Anselm on Submission & Duty
In the midst of this Trinitarian hogwash, I must recall a certain issue I have with anything label eternal submission. My concern is that anyone might claim that the Son's submission to the Father is due, duty, or natural. I am not claiming anyone has deliberately or vocally made this point (other than Karl Barth). Yet, in making Christ necessarily obedient all Reformed understanding of Christ "meriting" — fulfilling the Covenant of Works — is rendered useless.
I learned this position from Saint Anselm's Cur Deus Homo. I put it forward and his position and not necessarily mine. Nonetheless, it is not without Biblical support. Jesus himself is stated as saying:
So you also, when you have done all that you were commanded, say, ‘We are unworthy servants; we have only done what was our duty.’ — Luke 17:10
That which is due cannot merit. If the pre-Incarnate Son owes the Father anything — whether ontological or relational — then his obedience here on earth as both man and Divine is already owed to God. It could not be meritorious on behalf of mankind.
I confess that this line of thinking stems almost entirely from my instruction at the feet of Saint Anselm. For him, sin is the deprivation of what is owed to God. Sin is essentially equal to theft from God the glory and obedience owed him. This is particularly relevant when discussing the "why the God-man" as Anselm asks. Why must God become man for salvation? Why could only God be the savior for mankind? Because his meritorious action was not already owed to God. I recall specific portions from Saint Anselm:
"This [savlation of mankind] cannot come about unless there should be someone who would make a payment to God greater than everything that exists apart from God ... there is nothing superior to all that exists which is not God—except God" (Cur Deus Homo, II.VI)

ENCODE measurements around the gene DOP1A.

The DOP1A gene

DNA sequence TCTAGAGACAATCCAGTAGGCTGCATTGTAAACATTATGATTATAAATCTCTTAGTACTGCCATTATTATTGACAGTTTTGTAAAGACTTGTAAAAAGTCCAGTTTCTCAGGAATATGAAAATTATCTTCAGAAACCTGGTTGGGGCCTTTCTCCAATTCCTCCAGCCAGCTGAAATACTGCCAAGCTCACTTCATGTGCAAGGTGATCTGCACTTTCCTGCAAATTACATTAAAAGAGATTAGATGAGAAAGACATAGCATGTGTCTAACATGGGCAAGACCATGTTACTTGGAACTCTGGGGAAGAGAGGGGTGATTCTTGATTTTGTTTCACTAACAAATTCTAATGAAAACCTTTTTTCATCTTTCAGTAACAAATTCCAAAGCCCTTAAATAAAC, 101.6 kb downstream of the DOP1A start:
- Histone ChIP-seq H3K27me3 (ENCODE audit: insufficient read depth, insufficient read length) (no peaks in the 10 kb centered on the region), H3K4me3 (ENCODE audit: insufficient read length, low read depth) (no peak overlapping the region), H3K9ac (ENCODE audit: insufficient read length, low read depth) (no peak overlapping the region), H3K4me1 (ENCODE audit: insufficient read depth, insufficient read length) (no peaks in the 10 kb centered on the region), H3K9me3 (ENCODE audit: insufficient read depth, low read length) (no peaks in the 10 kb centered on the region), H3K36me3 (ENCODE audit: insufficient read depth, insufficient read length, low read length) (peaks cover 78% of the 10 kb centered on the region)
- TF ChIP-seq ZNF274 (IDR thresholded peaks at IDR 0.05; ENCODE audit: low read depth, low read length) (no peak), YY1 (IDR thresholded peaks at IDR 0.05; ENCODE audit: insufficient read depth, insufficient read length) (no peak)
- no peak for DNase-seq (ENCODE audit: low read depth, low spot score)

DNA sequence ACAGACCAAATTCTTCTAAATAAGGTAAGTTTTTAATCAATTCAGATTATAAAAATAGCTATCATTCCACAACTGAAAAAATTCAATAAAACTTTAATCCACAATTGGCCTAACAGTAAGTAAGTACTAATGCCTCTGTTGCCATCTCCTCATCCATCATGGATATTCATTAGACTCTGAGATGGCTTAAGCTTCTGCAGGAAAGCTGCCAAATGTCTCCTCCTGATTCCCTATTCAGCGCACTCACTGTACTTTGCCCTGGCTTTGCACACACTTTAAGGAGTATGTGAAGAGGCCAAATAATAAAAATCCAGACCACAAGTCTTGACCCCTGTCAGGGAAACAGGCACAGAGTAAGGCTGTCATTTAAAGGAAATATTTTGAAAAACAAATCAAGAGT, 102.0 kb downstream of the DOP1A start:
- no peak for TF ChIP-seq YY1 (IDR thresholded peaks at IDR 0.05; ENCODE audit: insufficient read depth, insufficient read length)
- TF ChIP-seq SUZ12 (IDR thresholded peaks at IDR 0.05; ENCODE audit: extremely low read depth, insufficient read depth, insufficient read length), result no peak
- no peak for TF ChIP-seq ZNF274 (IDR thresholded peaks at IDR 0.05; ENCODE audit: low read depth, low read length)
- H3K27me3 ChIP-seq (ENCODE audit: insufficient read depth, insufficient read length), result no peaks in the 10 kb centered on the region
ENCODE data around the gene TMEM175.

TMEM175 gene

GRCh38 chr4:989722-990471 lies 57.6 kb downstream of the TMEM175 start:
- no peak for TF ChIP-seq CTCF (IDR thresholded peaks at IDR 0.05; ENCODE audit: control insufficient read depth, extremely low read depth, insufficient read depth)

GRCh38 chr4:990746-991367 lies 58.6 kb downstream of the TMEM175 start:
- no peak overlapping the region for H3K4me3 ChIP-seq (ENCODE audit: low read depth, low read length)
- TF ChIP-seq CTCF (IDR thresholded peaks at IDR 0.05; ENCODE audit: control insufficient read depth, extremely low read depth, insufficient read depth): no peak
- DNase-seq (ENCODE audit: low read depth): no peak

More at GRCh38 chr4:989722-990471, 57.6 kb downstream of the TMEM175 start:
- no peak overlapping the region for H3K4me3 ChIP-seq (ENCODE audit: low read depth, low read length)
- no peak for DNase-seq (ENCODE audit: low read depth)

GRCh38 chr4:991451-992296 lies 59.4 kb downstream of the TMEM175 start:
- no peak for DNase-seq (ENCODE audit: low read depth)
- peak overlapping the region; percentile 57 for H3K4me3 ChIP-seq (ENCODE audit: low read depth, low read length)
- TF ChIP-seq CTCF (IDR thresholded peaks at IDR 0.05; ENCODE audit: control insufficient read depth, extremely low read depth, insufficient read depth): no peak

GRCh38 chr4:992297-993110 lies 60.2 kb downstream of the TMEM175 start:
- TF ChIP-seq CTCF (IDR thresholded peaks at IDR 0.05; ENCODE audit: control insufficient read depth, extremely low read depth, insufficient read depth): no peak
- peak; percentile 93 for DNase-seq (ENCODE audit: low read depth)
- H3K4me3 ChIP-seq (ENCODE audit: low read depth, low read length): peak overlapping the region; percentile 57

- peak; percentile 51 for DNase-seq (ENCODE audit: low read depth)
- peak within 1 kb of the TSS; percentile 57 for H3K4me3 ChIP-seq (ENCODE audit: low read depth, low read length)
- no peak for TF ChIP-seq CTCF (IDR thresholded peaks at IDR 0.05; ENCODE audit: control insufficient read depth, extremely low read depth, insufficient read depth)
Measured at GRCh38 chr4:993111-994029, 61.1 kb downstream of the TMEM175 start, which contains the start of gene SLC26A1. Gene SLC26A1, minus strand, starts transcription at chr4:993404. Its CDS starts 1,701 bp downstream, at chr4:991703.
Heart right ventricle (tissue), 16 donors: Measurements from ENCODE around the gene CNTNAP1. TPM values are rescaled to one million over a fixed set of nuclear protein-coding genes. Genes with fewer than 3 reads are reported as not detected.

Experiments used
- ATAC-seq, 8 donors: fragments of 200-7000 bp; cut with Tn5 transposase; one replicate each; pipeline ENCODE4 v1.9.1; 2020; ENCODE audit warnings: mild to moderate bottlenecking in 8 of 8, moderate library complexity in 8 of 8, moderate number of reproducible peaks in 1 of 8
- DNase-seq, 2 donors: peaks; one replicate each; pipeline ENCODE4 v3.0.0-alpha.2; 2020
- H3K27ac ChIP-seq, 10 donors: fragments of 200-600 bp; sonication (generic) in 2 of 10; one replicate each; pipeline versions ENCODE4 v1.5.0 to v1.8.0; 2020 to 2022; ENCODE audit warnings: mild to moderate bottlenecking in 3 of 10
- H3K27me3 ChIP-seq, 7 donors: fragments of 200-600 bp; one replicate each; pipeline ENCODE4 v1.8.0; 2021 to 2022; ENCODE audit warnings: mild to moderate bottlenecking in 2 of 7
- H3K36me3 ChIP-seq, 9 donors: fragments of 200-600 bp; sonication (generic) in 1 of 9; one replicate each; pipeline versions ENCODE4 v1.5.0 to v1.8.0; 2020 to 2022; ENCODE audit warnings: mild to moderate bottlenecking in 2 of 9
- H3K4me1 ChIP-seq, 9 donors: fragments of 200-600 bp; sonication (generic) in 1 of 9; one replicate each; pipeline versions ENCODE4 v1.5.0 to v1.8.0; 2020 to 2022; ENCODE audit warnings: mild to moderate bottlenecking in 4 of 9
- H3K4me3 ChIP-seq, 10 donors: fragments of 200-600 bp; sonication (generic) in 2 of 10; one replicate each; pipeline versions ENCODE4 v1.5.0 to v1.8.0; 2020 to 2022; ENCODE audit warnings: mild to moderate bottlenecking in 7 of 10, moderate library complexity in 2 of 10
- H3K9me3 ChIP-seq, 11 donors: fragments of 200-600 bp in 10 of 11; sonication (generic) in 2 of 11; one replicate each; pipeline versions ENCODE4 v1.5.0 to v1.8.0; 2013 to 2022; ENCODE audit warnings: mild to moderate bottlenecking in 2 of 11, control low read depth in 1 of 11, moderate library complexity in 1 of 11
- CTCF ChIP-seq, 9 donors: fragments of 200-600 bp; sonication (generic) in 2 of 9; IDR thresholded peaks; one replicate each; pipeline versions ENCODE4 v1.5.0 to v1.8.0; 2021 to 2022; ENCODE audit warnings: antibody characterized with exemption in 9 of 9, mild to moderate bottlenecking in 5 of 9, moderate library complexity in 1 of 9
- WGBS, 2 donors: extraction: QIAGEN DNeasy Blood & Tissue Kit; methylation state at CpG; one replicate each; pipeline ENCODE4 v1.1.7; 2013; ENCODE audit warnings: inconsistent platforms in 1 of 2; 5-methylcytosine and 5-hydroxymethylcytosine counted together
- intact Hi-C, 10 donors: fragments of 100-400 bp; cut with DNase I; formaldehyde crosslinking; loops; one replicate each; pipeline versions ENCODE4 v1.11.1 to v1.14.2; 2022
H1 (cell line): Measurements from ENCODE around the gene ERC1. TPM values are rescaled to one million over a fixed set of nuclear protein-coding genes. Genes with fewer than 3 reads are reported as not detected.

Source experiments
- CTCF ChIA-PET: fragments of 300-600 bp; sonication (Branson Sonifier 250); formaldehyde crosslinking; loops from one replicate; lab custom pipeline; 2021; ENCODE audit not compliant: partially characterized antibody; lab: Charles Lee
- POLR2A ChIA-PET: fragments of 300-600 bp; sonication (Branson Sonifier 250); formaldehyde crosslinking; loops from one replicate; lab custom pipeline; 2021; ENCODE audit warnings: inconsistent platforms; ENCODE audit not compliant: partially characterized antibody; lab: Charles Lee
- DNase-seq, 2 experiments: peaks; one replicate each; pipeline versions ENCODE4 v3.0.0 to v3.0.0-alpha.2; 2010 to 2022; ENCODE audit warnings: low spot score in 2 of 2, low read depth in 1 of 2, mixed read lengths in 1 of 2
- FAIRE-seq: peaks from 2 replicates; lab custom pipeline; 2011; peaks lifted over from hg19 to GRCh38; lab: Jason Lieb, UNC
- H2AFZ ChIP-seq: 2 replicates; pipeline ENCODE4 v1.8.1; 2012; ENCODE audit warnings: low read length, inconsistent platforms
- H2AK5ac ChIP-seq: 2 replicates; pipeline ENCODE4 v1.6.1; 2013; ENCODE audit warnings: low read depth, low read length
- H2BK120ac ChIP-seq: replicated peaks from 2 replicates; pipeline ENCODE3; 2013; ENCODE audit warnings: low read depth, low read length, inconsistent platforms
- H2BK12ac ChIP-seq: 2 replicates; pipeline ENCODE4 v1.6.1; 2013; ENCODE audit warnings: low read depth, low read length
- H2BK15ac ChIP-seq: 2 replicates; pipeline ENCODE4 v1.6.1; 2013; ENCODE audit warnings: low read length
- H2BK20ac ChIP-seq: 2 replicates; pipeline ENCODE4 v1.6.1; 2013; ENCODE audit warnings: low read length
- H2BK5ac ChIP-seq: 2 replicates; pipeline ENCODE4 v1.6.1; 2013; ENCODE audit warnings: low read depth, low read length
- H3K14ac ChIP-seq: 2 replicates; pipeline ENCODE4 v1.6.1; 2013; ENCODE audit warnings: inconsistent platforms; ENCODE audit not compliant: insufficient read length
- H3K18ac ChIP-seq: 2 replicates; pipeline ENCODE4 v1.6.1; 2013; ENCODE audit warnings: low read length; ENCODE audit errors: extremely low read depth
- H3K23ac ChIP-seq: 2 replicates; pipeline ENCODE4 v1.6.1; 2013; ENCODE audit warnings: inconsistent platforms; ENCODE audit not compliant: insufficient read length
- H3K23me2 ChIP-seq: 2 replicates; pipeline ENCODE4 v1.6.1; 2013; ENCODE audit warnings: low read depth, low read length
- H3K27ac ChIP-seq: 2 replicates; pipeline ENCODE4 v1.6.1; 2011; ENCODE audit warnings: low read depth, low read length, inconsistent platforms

This is the exact foundation of the Reformed tradition whether it is recognized or not. In particular, it finds its expression in the Heidelberg Catechism Q40:
Q. Why did Christ have to suffer death?
A. Because God’s justice and truth require it:
nothing else could pay for our sins
except the death of the Son of God.
This hits the root of the Reformed tradition. It was not merely an obedient man that garnered salvation but the work of God himself. And why? Perhaps it is best to remain within the Reformed framework and say because only God could fulfill the Covenant of Works made with Adam:
"No member of the human race except Christ ever gave to God, by dying, anything which that person was not at some time going to lose as a matter of necessity. Nor did anyone every pay a debt to God which he did not owe.But Christ of his own accord gave to his Father what he was never going to lose as a matter of necessity, and he paid, on behalf of sinners, a debt which he did not owe." (Cur Deus Homo, II.XVIII)
Not a person of the Trinity who owes obedience — or for whom it is natural — but as a freely divine gift. For all the talk of obedience/submission ad intra or ad extra, the confessionally Reformed church seem forced to accept that the Son's obedience was never his required due or duty.